As the saying goes, there's more than one way to skin a cat, but if you do it twice in Utah, you may be going to prison.
The Senate passed a bill by the narrowest of margins Thursday that addresses penalties for animal torture. It's viewed as a compromise bill by lawmakers but hated by animal-rights activists who claim that it weakens state laws against those who abuse animals.
"Despite being portrayed as heartless and an animal hater, I'm not," said bill sponsor Sen. Allen Christensen, R-North Ogden. Lawmakers have received hundreds, if not thousands of e-mails and letters on the issue, many lambasting Christensen.
He told the story on Thursday of when he was a boy and found his horse in a creek, dying. He sat down, held the horse's big heavy head in his lap and sobbed as it breathed its last breath.
"I'm the best friend an animal has," he said of his bill.
It was supposed to be a consensus bill everyone could agree on. Lawmakers failed to pass a bill in a special session last year and all sides were to come together and find common ground before this year's general session.
But Thursday's voting showed that little common ground was found.
The bill that came out makes it a third-degree felony if you're convicted twice of animal torture within five years. Animal rights groups wanted a first-conviction felony, a position ardently opposed by livestock owners. Sen. Scott McCoy, D-Salt Lake City, said he wanted the five-year rule removed.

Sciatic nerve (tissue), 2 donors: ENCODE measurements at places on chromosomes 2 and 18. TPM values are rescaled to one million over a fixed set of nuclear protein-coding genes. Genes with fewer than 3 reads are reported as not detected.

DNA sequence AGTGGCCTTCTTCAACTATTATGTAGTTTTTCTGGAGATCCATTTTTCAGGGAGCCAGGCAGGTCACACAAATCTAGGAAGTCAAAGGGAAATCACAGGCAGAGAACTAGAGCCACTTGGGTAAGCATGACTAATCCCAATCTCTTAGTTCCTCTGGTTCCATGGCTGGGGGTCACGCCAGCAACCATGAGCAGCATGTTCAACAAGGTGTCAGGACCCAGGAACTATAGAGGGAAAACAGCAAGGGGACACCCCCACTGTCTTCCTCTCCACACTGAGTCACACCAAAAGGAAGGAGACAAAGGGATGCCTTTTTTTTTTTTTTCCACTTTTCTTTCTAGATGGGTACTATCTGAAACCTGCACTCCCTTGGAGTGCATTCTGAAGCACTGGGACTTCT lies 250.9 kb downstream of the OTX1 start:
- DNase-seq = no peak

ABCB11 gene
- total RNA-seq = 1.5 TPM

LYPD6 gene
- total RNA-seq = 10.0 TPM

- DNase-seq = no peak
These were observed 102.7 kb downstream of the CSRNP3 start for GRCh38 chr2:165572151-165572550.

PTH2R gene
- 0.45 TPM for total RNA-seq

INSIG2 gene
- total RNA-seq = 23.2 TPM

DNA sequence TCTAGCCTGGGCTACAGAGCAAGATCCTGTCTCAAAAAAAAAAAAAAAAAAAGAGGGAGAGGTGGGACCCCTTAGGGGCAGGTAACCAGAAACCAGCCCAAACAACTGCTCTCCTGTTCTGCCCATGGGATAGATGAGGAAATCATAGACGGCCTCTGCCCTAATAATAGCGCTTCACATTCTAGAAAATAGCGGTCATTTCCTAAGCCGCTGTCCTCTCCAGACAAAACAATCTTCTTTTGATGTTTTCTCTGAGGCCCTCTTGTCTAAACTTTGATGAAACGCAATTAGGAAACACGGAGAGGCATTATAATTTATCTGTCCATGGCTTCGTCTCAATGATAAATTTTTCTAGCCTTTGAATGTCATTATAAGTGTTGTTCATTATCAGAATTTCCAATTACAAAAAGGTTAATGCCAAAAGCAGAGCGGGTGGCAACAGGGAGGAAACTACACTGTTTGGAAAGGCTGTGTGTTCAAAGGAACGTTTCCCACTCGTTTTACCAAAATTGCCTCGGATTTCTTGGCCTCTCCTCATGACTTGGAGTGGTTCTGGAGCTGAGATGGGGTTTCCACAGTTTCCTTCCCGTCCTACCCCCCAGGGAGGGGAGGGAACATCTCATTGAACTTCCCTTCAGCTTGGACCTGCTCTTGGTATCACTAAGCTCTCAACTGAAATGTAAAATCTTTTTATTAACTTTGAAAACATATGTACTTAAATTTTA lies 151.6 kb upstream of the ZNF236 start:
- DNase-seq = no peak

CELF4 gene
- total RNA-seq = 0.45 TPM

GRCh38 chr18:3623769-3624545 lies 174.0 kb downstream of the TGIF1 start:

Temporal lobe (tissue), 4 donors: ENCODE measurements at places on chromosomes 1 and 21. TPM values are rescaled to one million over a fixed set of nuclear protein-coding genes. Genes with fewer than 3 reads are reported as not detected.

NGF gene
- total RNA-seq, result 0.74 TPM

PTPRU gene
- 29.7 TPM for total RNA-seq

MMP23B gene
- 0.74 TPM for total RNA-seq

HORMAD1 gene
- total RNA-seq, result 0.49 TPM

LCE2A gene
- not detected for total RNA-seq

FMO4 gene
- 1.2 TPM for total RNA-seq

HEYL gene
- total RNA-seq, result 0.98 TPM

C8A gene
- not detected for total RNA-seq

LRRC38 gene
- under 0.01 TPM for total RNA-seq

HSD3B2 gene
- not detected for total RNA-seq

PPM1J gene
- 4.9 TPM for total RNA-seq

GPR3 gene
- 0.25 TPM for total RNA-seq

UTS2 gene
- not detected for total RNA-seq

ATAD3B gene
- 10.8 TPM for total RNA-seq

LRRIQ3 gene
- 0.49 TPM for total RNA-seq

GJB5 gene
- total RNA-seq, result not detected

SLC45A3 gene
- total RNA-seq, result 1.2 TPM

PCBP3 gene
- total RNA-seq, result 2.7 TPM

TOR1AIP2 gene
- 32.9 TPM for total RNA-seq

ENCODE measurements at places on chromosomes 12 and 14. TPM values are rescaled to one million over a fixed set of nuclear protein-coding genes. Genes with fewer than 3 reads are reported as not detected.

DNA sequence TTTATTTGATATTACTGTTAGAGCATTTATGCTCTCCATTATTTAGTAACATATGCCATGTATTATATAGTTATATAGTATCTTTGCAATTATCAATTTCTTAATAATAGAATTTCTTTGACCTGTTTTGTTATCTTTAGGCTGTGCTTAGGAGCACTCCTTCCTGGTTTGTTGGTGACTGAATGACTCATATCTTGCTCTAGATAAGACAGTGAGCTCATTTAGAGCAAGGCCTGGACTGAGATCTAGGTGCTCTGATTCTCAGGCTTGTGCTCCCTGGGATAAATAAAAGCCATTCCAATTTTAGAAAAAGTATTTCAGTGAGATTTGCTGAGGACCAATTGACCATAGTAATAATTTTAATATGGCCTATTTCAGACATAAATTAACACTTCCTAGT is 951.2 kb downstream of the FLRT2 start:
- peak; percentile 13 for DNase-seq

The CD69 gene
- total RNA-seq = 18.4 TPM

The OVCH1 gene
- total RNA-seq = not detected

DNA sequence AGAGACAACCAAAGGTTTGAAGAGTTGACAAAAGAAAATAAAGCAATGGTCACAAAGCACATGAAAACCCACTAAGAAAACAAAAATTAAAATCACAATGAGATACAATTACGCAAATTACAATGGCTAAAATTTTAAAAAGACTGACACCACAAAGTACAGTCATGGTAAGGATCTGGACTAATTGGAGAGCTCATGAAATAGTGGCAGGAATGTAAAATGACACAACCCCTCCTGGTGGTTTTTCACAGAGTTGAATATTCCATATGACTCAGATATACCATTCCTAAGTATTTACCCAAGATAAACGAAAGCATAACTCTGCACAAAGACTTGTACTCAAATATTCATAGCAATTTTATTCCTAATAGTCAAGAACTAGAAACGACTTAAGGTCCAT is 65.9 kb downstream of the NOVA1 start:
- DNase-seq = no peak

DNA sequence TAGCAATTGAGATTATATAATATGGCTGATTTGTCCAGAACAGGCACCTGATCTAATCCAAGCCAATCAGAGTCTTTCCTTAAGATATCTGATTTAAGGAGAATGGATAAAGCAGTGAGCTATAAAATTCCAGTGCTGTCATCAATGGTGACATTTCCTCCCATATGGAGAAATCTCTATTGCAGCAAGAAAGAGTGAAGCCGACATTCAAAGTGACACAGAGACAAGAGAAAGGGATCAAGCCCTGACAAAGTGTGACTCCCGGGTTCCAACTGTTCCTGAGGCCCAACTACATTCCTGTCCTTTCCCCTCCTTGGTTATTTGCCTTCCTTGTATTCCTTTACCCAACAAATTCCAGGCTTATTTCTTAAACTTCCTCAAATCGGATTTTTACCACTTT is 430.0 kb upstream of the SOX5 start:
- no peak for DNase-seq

"If you have been convicted of animal torture, I think if you do it again it should be a third-degree felony," he said. "Now every five years you get to be an animal torturer."
The five-year clause has to do with statute of limitation concerns, Christensen said, and besides, a Class A misdemeanor is punishable by up to a year in jail, no small price to pay.
"I feel it is a slap on the wrist with a sledge hammer," he said.
After attempts to change or completely replace the bill failed, the original passed 15-14, with Senate President John Valentine, R-Orem, casting the deciding vote. He voted in favor after previously promising to support the bill once torture was reinstated as a possible offense for livestock owners.
Senate Bill 117, Animal Cruelty Amendments
Sponsor: Sen. Allen Christensen, R-North Ogden
This bill would make it a third-degree felony to torture an animal or livestock within five years after being previously convicted of animal torture.